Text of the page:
AbstractBackground and Aims
Understanding the synthesis of ascorbic acid (L-AsA) in green tissues in model species has advanced considerably; here we focus on its production and accumulation in fruit. In particular, our aim is to understand the links between organs which may be sources of L-AsA (leaves) and those which accumulate it (fruits). The work presented here tests the idea that changes in leaf and fruit number influence the accumulation of L-AsA. The aim was to understand the importance of leaf tissue in the production of L-AsA and to determine how this might provide routes for the manipulation of fruit tissue L-AsA.Methods
The experiments used Ribes nigrum (blackcurrant), predominantly in field experiments, where the source–sink relationship was manipulated to alter potential leaf L-AsA production and fruit growth and accumulation of L-AsA. These manipulations included reductions in reproductive capacity, by raceme removal, and the availability of assimilates by leaf removal and branch phloem girdling. Natural variation in fruit growth and fruit abscission is also described as this influences subsequent experimental design and the interpretation of L-AsA data.Key Results
Results show that fruit L-AsA concentration is conserved but total yield of L-AsA per plant is dependent on a number of innate factors many of which relate to raceme attributes. Leaf removal and phloem girdling reduced fruit weight, and a combination of both reduced fruit yields further. It appears that around 50 % of assimilates utilized for fruit growth came from apical leaves, while between 20 and 30 % came from raceme leaves, with the remainder from ‘storage’.Conclusions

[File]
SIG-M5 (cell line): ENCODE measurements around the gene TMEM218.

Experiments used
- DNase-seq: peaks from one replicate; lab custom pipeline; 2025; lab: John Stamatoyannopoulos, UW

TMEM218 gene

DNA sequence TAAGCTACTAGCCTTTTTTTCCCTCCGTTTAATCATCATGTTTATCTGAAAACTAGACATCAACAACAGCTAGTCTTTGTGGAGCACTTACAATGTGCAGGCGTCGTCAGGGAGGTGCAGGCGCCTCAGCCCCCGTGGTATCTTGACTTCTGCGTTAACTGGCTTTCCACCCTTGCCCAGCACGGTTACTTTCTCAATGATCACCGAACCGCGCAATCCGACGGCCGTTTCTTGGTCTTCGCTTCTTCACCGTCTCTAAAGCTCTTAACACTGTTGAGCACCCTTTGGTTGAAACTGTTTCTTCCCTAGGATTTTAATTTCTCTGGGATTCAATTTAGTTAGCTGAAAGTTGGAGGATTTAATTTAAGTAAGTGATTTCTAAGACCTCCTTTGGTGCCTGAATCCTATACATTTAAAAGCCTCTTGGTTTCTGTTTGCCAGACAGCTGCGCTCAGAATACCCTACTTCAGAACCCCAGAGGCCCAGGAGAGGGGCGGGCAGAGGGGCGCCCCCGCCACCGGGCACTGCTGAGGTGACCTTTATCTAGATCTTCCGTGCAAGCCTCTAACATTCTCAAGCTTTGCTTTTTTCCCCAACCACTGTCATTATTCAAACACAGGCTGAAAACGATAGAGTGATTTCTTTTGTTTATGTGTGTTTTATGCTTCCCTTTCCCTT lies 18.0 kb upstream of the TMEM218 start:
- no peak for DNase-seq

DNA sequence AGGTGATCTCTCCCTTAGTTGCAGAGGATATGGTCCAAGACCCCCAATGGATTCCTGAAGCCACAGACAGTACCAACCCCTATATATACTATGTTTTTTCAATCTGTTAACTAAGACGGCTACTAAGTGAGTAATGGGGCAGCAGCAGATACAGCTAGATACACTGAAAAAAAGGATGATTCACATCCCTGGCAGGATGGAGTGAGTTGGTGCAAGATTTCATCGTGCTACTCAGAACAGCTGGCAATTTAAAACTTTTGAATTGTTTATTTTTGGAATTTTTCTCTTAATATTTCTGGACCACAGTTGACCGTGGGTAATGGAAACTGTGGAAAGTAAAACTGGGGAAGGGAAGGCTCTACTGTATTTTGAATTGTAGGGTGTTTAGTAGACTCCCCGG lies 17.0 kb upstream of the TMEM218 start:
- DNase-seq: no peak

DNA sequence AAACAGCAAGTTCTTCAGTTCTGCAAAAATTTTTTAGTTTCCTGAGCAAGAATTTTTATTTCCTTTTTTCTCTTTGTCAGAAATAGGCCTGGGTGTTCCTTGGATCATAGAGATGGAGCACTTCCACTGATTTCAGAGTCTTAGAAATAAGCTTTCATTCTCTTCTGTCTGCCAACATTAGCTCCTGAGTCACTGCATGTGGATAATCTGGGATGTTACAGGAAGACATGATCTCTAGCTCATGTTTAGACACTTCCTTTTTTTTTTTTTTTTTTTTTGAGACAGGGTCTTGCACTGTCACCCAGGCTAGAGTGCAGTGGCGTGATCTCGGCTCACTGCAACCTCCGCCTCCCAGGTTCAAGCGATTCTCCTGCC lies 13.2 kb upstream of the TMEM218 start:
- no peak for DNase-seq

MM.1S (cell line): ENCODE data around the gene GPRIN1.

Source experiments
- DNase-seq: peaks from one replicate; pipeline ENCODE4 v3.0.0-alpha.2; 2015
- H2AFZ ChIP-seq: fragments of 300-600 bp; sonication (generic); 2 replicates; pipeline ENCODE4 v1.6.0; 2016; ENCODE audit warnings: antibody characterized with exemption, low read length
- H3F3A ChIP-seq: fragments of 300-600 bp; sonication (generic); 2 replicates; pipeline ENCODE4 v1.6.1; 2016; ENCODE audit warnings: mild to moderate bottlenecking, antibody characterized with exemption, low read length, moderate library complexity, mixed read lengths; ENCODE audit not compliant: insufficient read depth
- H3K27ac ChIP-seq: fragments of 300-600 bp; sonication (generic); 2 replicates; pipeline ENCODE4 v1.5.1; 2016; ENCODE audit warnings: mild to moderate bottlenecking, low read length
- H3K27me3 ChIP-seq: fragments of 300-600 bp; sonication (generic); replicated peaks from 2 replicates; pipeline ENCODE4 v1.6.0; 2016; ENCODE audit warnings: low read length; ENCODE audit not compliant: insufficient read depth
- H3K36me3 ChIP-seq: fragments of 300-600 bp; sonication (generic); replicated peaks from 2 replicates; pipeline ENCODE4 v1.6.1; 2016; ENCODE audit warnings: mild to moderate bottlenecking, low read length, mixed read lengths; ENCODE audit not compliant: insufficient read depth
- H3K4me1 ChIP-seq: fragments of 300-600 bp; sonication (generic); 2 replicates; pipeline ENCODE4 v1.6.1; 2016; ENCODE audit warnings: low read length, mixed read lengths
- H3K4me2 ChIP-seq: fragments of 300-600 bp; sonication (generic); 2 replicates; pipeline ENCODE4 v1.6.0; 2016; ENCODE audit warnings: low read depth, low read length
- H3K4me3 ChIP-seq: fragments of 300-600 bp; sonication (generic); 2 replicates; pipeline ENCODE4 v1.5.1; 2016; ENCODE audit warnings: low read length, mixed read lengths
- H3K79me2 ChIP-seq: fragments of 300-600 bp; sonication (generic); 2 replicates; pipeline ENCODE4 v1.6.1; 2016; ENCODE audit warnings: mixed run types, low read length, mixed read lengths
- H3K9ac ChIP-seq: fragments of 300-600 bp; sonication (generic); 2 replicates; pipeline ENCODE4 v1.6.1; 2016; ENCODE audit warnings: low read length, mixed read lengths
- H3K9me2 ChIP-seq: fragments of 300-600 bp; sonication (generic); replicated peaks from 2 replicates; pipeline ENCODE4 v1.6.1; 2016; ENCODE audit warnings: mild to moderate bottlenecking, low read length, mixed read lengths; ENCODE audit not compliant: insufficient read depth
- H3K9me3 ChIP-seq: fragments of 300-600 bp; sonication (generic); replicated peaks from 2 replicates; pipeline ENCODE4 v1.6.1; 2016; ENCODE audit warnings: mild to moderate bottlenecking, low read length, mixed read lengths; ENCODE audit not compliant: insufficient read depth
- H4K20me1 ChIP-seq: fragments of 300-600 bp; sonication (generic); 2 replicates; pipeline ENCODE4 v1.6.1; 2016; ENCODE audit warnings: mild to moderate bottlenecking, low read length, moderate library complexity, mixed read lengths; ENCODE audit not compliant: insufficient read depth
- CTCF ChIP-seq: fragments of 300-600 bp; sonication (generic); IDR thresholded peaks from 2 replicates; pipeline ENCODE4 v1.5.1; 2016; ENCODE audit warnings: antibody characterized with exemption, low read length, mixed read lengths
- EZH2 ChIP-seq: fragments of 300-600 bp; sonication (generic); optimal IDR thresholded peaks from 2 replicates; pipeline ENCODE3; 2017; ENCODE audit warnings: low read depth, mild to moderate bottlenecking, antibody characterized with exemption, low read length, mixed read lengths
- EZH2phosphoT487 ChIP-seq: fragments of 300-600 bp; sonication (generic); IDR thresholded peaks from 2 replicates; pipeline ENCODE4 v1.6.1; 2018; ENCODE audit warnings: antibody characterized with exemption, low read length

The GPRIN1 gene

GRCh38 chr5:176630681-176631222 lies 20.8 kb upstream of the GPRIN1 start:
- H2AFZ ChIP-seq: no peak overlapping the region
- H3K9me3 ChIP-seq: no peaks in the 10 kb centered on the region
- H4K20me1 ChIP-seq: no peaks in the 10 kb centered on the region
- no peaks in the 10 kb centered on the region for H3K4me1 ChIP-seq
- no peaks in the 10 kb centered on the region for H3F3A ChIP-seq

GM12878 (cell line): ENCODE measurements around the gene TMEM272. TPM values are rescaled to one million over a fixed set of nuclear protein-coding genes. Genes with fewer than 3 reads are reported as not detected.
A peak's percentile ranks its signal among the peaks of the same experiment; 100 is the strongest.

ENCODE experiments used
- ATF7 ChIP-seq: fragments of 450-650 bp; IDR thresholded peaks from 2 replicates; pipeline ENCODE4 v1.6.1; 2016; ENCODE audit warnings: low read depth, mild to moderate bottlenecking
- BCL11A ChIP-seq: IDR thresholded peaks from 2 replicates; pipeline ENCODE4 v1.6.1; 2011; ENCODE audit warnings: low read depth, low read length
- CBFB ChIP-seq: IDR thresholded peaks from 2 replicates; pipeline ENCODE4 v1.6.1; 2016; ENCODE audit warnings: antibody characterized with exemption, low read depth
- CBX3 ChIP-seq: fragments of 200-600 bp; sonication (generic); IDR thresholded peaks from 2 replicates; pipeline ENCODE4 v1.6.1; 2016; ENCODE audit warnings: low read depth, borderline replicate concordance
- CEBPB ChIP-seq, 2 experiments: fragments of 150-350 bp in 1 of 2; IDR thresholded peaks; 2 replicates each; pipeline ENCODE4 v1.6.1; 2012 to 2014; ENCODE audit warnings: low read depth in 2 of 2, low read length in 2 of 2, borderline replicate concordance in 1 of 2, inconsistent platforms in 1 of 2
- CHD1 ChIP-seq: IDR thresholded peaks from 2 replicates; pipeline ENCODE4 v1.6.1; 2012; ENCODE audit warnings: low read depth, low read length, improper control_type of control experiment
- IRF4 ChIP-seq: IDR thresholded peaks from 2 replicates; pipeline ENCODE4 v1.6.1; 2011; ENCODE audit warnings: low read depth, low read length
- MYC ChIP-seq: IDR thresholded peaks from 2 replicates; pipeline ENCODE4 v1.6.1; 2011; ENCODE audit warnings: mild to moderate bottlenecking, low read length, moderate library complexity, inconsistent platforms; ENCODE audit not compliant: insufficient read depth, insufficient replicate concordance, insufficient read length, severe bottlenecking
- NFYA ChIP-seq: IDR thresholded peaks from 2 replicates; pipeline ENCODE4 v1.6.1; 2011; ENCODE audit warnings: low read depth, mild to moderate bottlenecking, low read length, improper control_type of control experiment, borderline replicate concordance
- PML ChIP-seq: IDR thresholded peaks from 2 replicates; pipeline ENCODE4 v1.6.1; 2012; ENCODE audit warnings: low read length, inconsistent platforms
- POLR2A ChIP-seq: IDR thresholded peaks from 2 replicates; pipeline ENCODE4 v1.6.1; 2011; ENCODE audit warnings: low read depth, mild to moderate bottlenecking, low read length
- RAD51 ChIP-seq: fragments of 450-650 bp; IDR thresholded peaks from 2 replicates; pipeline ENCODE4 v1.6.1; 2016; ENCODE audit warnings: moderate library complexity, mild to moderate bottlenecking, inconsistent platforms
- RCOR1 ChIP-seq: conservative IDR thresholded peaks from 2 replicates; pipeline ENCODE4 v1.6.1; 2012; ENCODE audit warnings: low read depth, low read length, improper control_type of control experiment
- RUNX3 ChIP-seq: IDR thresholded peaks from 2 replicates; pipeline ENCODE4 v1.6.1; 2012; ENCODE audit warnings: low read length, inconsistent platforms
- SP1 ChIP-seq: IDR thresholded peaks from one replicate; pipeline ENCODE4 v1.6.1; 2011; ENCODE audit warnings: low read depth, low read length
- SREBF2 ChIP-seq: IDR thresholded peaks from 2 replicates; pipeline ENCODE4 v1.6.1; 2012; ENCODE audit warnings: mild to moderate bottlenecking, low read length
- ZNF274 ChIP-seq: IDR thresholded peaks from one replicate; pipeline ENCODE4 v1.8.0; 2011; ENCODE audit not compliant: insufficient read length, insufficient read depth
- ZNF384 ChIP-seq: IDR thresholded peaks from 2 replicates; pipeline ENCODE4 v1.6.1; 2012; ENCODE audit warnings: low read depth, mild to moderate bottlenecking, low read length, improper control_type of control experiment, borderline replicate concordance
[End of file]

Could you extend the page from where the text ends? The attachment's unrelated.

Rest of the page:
Despite being able to manipulate leaf area and therefore assimilate availability and stored carbohydrates, along with fruit yields, rarely were effects on fruit L-AsA concentration seen, indicating fruit L-AsA production in Ribes was not directly coupled to assimilate supply. There was no supporting evidence that L-AsA production occurred predominantly in green leaf tissue followed by its transfer to developing fruits. It is concluded that L-AsA production occurs predominantly in the fruit of Ribes nigrum.